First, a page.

Photos by Hortense Maignien.
Meakusma is a name that has long been active in and around Eupen. A glance at their history of promotion shows 12 years of varied and thoughtful curation. They have also pushed a boundary-defying label which, since 2008, has been a force of carefully considered eclecticism releasing the likes of Ryo Murakami, Bryce Hackford and Madteo. This year saw their debut festival, a three-day event in the local cultural centre. In line with the history of the brand, the lineup itself consisted of a diverse range of artists, many of whom existed at the periphery of classification.
Much of the festival existed as an alluring mystery which gradually unfolded over the weekend. The right approach to a festival like this is to take the plunge into the unknown. Simply allow oneself to be consumed by the incidental performances and artists you know nothing about. Tomaga for example dazzled with Can-esque grooves and warbling electronics. Lord Tang too delivered a theatrical performance, describing to his audience the building’s morbid history as a slaughterhouse. Later, Izabel Caligiore and Nosedrip were treating their audience to weirdo dance records and crate-dug treasures.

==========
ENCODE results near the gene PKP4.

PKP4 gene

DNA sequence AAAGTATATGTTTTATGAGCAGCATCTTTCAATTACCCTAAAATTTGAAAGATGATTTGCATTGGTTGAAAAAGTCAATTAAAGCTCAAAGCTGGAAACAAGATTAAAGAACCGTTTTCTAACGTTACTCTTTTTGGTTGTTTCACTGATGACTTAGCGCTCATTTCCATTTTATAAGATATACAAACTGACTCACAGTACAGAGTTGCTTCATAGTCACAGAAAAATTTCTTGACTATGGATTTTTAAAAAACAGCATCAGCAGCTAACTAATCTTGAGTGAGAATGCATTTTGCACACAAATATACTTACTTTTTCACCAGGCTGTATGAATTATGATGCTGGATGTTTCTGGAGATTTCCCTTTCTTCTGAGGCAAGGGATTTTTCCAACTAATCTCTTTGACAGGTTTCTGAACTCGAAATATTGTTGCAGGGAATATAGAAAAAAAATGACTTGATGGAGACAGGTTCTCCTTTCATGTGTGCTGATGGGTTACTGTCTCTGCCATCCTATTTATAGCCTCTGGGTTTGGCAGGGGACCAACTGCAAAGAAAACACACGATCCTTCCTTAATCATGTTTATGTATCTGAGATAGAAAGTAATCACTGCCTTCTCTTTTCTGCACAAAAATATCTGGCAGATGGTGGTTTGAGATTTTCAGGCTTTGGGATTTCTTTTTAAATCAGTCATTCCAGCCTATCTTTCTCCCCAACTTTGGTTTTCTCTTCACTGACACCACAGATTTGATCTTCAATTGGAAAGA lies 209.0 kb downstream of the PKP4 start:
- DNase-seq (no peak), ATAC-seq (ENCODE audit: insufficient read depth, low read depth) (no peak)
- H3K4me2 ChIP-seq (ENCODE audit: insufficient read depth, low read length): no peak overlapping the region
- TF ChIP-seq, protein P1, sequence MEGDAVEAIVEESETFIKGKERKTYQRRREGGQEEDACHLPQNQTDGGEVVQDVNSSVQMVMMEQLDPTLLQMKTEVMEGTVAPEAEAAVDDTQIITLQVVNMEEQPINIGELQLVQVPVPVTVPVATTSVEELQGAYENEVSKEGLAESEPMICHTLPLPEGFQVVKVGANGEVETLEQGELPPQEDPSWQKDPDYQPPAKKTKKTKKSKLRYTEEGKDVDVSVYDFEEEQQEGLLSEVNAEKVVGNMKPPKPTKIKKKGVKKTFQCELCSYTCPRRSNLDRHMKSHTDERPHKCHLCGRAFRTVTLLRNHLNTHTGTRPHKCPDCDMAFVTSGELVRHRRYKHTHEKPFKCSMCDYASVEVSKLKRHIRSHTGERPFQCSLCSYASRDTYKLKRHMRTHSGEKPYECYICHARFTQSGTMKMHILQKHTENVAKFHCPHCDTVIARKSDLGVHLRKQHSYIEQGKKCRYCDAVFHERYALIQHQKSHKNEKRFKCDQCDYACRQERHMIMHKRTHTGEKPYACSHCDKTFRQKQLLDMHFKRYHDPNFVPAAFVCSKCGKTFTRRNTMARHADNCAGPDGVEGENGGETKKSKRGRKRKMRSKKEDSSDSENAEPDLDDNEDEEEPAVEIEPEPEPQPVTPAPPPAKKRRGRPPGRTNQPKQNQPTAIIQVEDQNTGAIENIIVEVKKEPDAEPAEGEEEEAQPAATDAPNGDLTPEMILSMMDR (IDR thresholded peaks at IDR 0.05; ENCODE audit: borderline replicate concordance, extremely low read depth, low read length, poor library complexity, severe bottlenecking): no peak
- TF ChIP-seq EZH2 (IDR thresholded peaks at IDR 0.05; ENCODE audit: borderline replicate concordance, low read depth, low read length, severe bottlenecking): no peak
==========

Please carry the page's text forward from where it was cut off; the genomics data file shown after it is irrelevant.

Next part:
Outside, you could find Wax Treatment’s own open-air showcase. Here, the system came into its own without the bare walls of Halle and in the capable hands of Mark Ernestus, Fiedel, Roger Robinson and friends. The Saturday afternoon saw an additional building, Heuboden, open up for a Dublab showcase. Here we caught ML playing a range of obscurities, and Kassem Mosse & Mix Mup doing a second live show as ‘Chilling The Do’. Later on, Babyfather, headed by James Massiah in Dean Blunt’s absence, delivered an intense rumination of police violence and racism in London. An acutely sharp production on a local experience of a global epidemic.
With the Dublab showcase going straight through the night, Saturday slowly blurred into Sunday, where Heuboden continued to platform a comprehensive range of DJs and musicians until early Monday morning. Elsewhere, the varied programming was maintained, with highlights coming from Yves De Mey and a performance of Terry Riley’s ‘In C’ by the Christian Klinkenberg Orchestra. We ended the festival with ‘Call of the Deer’: a short minibus trip to the local forest, where we were led in the pitch dark to hear the mating sounds of deer.
Meakusma’s programming was, for me, infallible, but it’s not the only thing that was on point. Eupen was an unexpectedly beautiful setting and the recently renovated cultural centre was a perfect space for the multi-stage festival. The fact that this was the first edition of the festival is all the more impressive and is a testament to the experience of the team behind it. Any music fan with a taste they struggle to define will have a hard time finding a more suitable festival than this one.